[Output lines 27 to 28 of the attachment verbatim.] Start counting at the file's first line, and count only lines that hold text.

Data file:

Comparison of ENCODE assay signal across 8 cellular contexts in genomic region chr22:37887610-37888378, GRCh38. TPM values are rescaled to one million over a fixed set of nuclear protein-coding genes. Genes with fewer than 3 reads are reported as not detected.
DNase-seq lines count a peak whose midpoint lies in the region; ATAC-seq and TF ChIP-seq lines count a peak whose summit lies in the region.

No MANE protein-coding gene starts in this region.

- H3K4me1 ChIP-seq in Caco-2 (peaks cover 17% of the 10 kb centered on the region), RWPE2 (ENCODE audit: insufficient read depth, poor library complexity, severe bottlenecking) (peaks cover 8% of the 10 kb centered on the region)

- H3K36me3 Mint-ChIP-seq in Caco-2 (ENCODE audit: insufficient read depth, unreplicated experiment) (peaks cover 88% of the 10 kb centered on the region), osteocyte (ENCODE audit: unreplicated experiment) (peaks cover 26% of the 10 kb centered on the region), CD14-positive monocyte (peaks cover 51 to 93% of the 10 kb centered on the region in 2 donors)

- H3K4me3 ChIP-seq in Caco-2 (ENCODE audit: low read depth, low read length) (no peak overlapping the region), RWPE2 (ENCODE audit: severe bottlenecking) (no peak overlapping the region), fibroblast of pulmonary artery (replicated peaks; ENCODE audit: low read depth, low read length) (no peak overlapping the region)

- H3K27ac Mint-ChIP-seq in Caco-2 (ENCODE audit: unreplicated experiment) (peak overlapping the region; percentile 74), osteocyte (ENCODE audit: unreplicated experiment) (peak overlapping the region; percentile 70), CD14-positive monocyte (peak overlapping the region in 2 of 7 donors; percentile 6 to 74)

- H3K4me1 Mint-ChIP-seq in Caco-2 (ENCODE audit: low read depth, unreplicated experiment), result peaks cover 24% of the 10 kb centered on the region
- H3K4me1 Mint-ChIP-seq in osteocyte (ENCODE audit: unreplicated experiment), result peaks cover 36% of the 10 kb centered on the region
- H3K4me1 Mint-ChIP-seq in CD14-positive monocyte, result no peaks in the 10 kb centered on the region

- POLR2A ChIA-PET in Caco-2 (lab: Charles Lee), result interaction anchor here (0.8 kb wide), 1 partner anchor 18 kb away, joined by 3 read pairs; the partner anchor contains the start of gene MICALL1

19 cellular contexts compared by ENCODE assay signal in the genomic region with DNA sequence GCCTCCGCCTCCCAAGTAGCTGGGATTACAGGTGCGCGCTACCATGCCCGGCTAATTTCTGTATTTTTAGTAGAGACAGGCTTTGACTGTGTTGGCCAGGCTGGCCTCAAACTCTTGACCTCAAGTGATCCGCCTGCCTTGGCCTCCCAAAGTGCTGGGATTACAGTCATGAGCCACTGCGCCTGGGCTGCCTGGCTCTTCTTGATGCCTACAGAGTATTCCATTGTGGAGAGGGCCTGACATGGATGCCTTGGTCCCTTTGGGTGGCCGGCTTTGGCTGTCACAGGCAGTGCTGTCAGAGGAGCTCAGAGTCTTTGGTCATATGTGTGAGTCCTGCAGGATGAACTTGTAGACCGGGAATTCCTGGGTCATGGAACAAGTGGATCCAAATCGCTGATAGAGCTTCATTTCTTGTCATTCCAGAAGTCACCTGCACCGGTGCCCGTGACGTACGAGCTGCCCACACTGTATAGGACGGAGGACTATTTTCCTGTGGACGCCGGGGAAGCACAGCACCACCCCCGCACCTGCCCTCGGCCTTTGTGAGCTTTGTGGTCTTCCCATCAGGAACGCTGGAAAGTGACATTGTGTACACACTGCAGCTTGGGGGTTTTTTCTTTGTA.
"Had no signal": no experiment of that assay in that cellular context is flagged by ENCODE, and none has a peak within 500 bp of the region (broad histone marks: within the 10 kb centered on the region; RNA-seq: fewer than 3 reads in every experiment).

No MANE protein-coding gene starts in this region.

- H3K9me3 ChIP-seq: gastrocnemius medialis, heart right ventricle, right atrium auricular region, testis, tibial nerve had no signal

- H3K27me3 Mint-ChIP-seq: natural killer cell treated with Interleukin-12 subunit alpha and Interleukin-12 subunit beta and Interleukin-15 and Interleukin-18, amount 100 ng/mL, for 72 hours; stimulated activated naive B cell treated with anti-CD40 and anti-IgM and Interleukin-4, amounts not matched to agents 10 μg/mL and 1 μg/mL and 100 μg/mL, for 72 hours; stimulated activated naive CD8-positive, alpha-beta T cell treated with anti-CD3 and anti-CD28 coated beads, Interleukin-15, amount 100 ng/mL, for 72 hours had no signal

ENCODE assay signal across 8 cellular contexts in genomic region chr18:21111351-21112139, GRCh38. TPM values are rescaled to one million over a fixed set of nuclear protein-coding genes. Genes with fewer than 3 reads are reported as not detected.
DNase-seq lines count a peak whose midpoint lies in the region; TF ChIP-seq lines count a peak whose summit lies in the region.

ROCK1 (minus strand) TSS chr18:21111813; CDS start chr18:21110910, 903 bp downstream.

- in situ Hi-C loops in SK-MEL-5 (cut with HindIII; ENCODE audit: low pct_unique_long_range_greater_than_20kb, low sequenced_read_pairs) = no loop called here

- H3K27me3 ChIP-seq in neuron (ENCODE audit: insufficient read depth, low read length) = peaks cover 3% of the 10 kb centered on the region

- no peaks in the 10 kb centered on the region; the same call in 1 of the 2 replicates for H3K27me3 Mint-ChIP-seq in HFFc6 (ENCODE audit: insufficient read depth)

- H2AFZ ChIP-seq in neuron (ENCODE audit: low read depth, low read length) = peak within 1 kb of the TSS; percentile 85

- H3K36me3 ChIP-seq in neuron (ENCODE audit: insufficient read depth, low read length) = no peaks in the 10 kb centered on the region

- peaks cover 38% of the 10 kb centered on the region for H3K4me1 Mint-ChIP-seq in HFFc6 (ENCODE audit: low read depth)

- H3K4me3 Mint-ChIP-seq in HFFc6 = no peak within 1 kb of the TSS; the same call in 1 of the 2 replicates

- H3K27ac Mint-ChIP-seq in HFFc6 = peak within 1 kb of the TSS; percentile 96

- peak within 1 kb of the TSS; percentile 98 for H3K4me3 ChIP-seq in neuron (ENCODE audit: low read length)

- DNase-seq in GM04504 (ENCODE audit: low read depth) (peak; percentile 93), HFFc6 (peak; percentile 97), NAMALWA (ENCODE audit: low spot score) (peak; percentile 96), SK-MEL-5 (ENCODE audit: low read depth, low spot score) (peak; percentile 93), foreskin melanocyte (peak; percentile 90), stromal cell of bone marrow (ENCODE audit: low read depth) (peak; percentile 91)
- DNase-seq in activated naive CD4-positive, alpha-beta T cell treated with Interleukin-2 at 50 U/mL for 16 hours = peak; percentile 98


- H3K27ac Mint-ChIP-seq in HFFc6 = peak within 1 kb of the TSS; percentile 96

- peak within 1 kb of the TSS; percentile 98 for H3K4me3 ChIP-seq in neuron (ENCODE audit: low read length)